Advanced Computing in the Age of AI | Saturday, December 3, 2022

Ellison: Oracle’s Cloud Is Bigger Than You Think 

The main topic of conversation at the OpenWorld conference held by Oracle in San Francisco this week is the cloud. While Oracle co-founder and now executive chairman and CTO Larry Ellison has famously mocked the idea of the cloud, the company has wholly embraced the idea now after an on-road conversion that ended not in Damascus, but at the company's top and bottom lines. Like other software giants, Oracle has no choice but to embrace the cloud. Having decided that, Oracle figures it is better to use its own hardware and systems software expertise to build and run that cloud rather than drop it out onto AWS or some other public clouds.

This may have not been the plan when Oracle acquired Sun Microsystems nearly five years ago, but this is certainly the game plan now.

To demonstrate Oracle's commitment to the cloud, Ellison rolled out some feeds and speeds during his opening keynote. The software giant has 19 facilities, with a concentration in North America and Europe with a smattering of facilities in Asia and South America.


"I think our cloud is bigger than most people think," said Ellison. "We are going to be a lot bigger than that. It is small compared to Google, but large compared to most applications companies. There are a lot of applications running through our cloud, and it is going to get much, much bigger as infrastructure becomes a utility, like electricity."

The Oracle Cloud has nowhere near the scale of Google Cloud Platform or Microsoft Azure, which have over 1 million servers by various estimates, and it is not really close to the scale of Rackspace Hosting and IBM SoftLayer, which both have over 100,000 machines. (Amazon Web Services is probably somewhere in between these levels, but no one knows for sure.) Oracle's cloud is a bit different in that it is founded on relational databases to do transaction processing and analytics and then has middleware and application layers sometimes wrapped around it. The Oracle Cloud also hosts the SaaS applications that Oracle has either built or bought and that are an increasingly large portion of its software revenues.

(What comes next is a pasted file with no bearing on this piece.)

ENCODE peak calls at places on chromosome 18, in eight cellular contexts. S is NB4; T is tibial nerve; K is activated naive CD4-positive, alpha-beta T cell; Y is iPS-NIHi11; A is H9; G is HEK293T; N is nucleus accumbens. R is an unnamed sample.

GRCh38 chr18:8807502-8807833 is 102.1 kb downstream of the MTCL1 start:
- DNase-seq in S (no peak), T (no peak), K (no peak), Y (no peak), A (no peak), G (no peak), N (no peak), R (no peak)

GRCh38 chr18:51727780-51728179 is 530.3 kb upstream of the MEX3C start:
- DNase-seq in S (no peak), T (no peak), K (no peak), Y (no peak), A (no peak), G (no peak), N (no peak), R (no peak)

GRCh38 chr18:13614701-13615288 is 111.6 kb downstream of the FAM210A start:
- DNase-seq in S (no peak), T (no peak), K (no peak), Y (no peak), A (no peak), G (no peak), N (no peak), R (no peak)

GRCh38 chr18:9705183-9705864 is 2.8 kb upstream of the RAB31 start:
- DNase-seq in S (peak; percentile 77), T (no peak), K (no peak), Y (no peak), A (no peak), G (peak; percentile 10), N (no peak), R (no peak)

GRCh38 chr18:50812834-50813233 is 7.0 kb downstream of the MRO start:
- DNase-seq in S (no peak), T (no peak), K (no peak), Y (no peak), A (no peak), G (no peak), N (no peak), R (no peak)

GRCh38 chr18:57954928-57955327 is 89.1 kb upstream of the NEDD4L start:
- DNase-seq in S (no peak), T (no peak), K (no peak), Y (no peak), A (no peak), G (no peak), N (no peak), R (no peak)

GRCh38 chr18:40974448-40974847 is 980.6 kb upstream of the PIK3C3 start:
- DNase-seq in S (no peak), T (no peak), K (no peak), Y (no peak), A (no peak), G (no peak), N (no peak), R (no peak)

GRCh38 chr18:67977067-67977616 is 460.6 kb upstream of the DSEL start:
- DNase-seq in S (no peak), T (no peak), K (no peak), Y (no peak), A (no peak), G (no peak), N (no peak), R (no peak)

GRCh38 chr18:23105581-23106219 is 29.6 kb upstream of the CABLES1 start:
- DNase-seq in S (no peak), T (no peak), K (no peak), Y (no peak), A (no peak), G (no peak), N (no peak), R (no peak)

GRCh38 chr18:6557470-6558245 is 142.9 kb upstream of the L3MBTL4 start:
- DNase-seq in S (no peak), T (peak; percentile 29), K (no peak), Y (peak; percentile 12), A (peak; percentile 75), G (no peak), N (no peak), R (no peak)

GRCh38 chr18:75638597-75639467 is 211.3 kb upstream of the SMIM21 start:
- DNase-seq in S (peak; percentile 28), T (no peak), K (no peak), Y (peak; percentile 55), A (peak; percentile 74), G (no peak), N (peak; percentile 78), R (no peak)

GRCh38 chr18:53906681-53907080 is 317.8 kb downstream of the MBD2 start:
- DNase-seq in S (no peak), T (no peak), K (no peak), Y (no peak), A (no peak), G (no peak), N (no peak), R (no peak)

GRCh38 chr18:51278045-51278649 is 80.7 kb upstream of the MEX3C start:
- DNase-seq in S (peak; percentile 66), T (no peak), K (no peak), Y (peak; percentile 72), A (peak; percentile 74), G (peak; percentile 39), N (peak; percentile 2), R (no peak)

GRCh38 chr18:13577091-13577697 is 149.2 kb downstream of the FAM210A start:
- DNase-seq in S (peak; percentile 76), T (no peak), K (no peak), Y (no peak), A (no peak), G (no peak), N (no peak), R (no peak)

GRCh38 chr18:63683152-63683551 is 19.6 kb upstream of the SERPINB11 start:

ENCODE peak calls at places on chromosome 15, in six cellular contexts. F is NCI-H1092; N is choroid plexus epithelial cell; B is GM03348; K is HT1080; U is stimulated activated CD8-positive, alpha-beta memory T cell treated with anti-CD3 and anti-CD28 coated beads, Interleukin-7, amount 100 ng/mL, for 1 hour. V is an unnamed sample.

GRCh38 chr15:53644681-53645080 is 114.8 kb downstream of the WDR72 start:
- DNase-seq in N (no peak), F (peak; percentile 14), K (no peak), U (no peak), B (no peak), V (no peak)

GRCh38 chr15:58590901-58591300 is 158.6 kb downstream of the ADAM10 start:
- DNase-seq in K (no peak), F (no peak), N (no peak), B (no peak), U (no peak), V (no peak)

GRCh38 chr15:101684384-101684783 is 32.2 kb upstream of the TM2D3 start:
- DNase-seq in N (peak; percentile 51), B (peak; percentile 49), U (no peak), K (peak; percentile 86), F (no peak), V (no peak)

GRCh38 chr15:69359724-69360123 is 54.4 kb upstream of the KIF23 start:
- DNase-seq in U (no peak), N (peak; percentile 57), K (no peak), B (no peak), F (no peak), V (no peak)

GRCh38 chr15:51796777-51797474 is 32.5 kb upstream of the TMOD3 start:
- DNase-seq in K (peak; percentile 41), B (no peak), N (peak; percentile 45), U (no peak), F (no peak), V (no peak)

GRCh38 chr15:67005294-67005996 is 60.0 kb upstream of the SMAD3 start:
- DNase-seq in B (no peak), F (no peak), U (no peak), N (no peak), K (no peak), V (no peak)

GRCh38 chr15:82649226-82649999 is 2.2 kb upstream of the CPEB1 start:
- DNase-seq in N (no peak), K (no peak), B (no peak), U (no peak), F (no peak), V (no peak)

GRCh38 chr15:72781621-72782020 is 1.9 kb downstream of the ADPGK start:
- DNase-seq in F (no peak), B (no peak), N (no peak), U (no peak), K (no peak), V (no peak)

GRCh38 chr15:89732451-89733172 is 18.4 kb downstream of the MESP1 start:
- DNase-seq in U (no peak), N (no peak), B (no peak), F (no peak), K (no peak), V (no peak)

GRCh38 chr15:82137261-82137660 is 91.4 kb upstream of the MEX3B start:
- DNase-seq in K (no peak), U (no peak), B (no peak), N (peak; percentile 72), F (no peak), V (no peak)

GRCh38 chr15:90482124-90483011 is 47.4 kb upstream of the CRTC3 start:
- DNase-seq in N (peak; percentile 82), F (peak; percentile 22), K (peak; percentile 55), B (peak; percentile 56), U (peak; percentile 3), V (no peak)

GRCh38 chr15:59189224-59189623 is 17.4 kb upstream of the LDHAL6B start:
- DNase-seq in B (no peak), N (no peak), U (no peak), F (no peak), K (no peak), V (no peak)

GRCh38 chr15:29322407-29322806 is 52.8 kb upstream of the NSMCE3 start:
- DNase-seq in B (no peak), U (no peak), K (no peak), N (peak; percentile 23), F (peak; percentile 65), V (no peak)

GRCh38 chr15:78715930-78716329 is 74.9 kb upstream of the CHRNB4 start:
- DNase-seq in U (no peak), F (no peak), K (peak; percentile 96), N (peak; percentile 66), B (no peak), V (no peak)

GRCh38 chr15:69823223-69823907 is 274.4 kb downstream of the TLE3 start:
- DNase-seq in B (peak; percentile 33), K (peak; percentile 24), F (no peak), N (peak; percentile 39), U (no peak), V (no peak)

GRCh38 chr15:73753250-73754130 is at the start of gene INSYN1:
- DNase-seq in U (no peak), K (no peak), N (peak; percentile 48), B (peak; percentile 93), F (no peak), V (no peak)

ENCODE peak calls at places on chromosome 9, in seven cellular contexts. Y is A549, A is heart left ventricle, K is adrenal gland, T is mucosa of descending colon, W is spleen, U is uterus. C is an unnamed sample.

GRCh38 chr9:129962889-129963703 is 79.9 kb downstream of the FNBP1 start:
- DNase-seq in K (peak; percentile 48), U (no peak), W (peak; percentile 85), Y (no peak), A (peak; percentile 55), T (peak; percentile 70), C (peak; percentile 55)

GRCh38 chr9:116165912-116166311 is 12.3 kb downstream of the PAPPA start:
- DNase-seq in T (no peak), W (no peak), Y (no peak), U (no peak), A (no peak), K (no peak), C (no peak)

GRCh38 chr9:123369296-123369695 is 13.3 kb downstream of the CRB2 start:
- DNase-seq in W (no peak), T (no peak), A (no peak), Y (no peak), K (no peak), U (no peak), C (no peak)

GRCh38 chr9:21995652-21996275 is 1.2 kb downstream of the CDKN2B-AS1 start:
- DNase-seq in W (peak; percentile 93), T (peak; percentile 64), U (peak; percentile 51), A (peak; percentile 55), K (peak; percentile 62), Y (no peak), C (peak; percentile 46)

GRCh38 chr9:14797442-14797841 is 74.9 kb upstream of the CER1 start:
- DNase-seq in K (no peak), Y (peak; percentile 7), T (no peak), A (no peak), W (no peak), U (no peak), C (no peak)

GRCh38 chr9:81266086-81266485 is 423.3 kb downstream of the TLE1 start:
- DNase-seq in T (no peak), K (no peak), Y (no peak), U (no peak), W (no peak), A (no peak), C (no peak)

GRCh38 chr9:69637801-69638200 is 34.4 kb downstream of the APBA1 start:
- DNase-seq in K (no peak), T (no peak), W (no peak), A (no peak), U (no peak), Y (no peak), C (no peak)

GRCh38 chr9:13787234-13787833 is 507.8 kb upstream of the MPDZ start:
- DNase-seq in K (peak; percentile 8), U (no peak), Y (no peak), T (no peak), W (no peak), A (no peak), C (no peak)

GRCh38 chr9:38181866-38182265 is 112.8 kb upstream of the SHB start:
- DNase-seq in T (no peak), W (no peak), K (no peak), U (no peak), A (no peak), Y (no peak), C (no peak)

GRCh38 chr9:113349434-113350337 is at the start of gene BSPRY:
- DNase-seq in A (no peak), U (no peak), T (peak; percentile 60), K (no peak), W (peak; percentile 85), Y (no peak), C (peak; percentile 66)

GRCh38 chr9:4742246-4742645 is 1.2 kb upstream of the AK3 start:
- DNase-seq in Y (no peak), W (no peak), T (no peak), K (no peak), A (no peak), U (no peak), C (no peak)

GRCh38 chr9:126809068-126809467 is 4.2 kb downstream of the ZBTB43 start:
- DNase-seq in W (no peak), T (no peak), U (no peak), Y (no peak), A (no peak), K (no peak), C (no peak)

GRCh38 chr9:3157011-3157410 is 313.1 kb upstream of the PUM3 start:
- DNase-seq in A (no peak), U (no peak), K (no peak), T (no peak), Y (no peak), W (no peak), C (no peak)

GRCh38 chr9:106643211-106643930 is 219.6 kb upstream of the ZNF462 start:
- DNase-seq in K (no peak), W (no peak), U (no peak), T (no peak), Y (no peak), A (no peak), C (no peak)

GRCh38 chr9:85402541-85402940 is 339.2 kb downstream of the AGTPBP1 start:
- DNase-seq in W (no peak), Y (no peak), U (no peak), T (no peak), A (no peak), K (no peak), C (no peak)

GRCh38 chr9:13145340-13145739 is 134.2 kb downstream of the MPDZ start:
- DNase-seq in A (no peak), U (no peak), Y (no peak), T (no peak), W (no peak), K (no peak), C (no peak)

Ellison said that Oracle needs to have all levels of cloud – infrastructure, platform, and software services – because without infrastructure services, it would not be possible to run non-Java application on the Oracle Cloud. Some customers will want to be able to do that. Moreover, Ellison said that Oracle has to price its infrastructure services to be competitive with all the key players, and as for whether or not Oracle was worried about making money on infrastructure services, Ellison said he didn't mind being in the commodity business.

"Infrastructure as a service is a commodity, and that is not a bad thing," Ellison explained. "DRAM is a commodity. Oil is a commodity. You can make a living selling a commodity. You have competitors and you have to price aggressively. But we sell out infrastructure at the same price as Amazon, Google, Microsoft, or anyone else that is in that infrastructure as a service business. Our job is to do it with better security and more reliability at the same price."

The one thing that Ellison stressed again and again is that with the latest Oracle Cloud update, customers could move applications, middleware, and now databases to the Oracle cloud – and move them back again if they wanted. But that in many cases, moving it to the cloud was a better option, which is an odd thing perhaps to hear from a chairman and co-founder of a company that has made a living selling software licenses.

"But with just a push of a button, it is compressed, encrypted, and runs in memory – you change not a single line of code and it is faster, it is smaller, it is safer," Ellison said.  "Moving your applications and your database to the cloud, it is not just you save money, it is not just that you get capacity on demand. They are so much more reliable. There is so much more automation in the cloud than we used to give you on premise. Yes we provision virtual machines, networks, and storage automatically. But we also do the backups automatically, we do point-in-time recovery for you automatically, and all of the patching and upgrading is done because that is our responsibility."

Ellison added that coming soon, Oracle would be able to automatically provision Real Application Clusters (RAC) clustering for Oracle databases, too. With clusters being a bit of a pain to set up, this might help drive adoption, provided that the pricing is right, of course.

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